7. If doing savory, lay half a slice of deli meat, spread 1/2 tsp pesto or tomato sauce, and sprinkle some cheese and roll dough like you would a cinnamon roll.
  8. Repeat the process and place 4 rolled dough into each greased loaf pan._DSC0106
  9. Beat an egg well and use a pastry brush to brush the 2 loaves of bread with egg wash. Sprinkle white sesame seeds onto the taro bread and sprinkle garlic bread seasoning onto the savory bread. Cover the 2 loaves with plastic wrap and foil and let the dough rise for an additional 20 min.
  10. Preheat the oven to 340 F.
  11. After the second rising, place the dough into the oven and bake for 22 minutes, OR until the tops are golden brown due to the Maillard reaction. The bread is delicious right out the oven but will get softer once it has set for about 15 minutes covered.

As I have concluded that this is my best bread dough up to date, I’d like to experiment with different shapes and fillings. This was a simple loaf recipe but Chinese bread is known for its beautiful shapes, so until next time, Stay tuned :’)

Low Fat Lemon Poppyseed Cake (Vegan)

food, healthy

Experimentation comes with frustration, wasted time, and wasted money. When attempting to make non-conventional recipes, trial after trial is crucial to get the perfect amounts of ingredients since food is all about the science and measurements behind it. Vegan baking is particularly difficult since eggs aren’t allowed and the animal fats are not able to make the baked product moist. Instead, alternatives like plant oils are utilized, and plant based butter simply isn’t as fragrant as animal based butter. With that being said, I truly appreciate all the vegan bakers out there, in making delicious recipes that are harmless to animals and better for the body overall.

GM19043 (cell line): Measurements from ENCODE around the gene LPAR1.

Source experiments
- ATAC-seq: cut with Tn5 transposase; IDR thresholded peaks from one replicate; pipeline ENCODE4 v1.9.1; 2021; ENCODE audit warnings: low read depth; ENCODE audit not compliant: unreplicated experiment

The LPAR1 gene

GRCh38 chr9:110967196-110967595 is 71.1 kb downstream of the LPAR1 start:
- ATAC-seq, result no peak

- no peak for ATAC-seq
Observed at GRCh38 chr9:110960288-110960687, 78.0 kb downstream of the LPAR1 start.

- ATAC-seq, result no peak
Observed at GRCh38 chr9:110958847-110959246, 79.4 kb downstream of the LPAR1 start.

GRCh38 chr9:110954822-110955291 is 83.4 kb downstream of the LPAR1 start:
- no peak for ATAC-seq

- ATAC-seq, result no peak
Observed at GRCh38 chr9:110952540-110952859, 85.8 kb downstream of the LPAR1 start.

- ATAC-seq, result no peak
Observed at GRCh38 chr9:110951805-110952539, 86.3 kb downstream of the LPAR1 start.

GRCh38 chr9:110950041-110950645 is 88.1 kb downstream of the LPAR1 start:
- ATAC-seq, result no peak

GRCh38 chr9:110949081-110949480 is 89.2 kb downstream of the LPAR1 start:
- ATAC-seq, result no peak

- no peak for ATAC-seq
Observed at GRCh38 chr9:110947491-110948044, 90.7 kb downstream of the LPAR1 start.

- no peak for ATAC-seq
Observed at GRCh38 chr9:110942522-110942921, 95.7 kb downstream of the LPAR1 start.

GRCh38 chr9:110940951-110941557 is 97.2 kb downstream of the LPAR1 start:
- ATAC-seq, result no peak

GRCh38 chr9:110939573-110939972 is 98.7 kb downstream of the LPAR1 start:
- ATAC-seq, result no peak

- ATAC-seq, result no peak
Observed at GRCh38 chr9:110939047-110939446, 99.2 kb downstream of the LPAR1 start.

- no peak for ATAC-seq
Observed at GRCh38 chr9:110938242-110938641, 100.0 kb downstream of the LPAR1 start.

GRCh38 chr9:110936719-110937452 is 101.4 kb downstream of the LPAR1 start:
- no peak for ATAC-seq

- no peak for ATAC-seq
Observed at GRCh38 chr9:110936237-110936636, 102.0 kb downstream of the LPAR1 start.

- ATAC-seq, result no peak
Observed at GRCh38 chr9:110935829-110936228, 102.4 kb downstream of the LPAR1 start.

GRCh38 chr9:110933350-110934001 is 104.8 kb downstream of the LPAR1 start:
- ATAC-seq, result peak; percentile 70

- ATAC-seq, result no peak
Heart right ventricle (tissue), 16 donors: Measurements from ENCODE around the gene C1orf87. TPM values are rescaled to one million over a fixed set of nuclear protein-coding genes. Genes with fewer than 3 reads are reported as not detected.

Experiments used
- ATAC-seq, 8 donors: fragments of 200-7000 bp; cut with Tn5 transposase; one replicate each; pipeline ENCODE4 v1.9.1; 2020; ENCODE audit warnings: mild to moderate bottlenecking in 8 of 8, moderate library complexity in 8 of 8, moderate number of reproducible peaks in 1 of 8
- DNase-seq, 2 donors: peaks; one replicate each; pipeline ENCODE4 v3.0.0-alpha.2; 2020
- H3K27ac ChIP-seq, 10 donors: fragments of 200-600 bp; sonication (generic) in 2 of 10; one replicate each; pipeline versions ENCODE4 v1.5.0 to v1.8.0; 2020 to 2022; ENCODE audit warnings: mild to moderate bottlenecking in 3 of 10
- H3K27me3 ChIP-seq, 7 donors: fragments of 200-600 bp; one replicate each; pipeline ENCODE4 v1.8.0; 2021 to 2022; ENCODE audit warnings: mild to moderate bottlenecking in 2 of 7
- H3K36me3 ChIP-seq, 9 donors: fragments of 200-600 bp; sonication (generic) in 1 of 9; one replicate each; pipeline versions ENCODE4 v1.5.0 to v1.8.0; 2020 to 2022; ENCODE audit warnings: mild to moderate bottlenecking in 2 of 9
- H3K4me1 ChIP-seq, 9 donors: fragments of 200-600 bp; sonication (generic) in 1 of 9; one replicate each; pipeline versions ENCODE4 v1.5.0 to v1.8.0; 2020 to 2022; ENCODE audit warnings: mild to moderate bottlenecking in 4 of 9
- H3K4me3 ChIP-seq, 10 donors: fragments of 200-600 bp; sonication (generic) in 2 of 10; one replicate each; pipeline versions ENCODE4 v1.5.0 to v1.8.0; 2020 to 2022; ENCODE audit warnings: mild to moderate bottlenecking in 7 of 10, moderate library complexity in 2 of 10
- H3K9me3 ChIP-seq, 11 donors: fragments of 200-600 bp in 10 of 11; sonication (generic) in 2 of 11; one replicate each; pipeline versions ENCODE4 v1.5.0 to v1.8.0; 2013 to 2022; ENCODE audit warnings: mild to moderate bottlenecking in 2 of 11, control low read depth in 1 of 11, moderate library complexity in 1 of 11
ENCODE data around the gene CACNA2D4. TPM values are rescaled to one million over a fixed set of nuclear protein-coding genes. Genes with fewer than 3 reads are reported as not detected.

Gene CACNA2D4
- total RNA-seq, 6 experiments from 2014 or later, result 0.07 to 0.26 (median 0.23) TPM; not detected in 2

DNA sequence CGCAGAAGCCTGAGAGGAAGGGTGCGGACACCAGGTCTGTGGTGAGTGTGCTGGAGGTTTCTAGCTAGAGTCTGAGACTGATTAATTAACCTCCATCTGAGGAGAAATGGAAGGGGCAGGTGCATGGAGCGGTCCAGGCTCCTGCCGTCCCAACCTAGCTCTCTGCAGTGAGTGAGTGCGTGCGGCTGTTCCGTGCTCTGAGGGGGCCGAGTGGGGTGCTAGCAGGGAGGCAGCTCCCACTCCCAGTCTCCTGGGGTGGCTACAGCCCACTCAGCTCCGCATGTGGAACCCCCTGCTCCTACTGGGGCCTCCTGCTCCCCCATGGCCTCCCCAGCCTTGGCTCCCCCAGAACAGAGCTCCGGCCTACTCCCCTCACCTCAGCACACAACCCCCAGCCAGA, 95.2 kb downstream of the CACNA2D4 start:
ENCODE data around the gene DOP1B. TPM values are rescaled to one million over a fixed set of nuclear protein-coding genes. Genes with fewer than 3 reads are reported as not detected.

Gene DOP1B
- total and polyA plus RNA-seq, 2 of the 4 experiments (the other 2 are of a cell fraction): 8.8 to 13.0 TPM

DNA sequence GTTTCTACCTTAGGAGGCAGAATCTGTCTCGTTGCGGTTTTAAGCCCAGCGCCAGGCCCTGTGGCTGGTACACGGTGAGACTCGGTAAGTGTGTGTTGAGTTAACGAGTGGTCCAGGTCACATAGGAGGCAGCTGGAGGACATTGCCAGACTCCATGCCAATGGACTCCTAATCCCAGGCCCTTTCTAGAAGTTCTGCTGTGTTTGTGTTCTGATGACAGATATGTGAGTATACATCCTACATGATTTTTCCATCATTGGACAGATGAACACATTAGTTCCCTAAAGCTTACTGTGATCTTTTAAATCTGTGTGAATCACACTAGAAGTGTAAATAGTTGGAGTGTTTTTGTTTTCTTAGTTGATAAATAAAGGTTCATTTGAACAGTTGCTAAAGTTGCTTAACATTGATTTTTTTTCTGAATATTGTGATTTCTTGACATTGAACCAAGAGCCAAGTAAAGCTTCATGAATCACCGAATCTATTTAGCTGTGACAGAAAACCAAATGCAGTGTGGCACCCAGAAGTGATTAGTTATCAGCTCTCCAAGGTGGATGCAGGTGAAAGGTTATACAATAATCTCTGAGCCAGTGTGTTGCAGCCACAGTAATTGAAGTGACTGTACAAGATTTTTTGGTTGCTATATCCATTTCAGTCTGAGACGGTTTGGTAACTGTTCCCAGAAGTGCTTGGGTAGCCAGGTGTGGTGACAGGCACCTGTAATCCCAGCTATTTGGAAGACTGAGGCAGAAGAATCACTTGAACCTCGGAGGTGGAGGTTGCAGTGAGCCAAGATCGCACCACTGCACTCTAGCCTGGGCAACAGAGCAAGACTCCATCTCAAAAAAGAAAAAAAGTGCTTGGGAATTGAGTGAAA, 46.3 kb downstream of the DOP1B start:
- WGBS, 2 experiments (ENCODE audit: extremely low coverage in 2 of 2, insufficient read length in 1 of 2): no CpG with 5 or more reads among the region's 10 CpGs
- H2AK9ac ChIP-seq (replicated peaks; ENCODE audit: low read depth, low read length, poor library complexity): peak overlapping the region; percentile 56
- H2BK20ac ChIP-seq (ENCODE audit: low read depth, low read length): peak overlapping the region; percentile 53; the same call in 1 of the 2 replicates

Today’s lemon poppyseed cake is a delicious dessert that typically would require eggs and loads of butter or oil, but not today. You have stumbled upon a much healthier recipe that you can indulge on day and night!


Low Fat Lemon Poppyseed Cake (Vegan)

yield: 1 loaf

ingredients:

  • 1 c. all purpose flour
  • 1/4 c. vegan yogurt
  • 3 tbsp. vegan buttermilk (recipe HERE) OR 3 tbsp vegan yogurt
  • 1 tsp. vanilla extract
  • 1/3 c.  + 1 tbsp lemon juice
  • pinch of salt
  • 1/3 c. granulated sugar
  • 1/2 tsp baking soda
  • 1 1/2 tbsp poppy seeds

For lemon frosting:

  • 1/4 c powdered sugar
  • 1 tsp lemon juice

Directions:

  1. Preheat the oven to 355 F.
  2. Combine the flour, sugar, baking soda, poppy seeds, and salt together in a medium bowl.
  3. In a large bowl, combine the yogurt, buttermilk, vanilla, and lemon juice and let the mixture sit for a couple minutes.
  4. Pour the flour mixture into the wet and whisk until fully incorporated. Do not overmix as this could result in a tough cake.
  5. Pour into a 8 x 4 loaf pan lined with parchment paper. Bake the cake for 25-30 min.
  6. Take the cake out of the pan and let it cool on a rack for about 30 min. Combine the powdered sugar and lemon juice and spread the glaze onto the cooled cake. Optional: sprinkle some lemon zest on the glaze.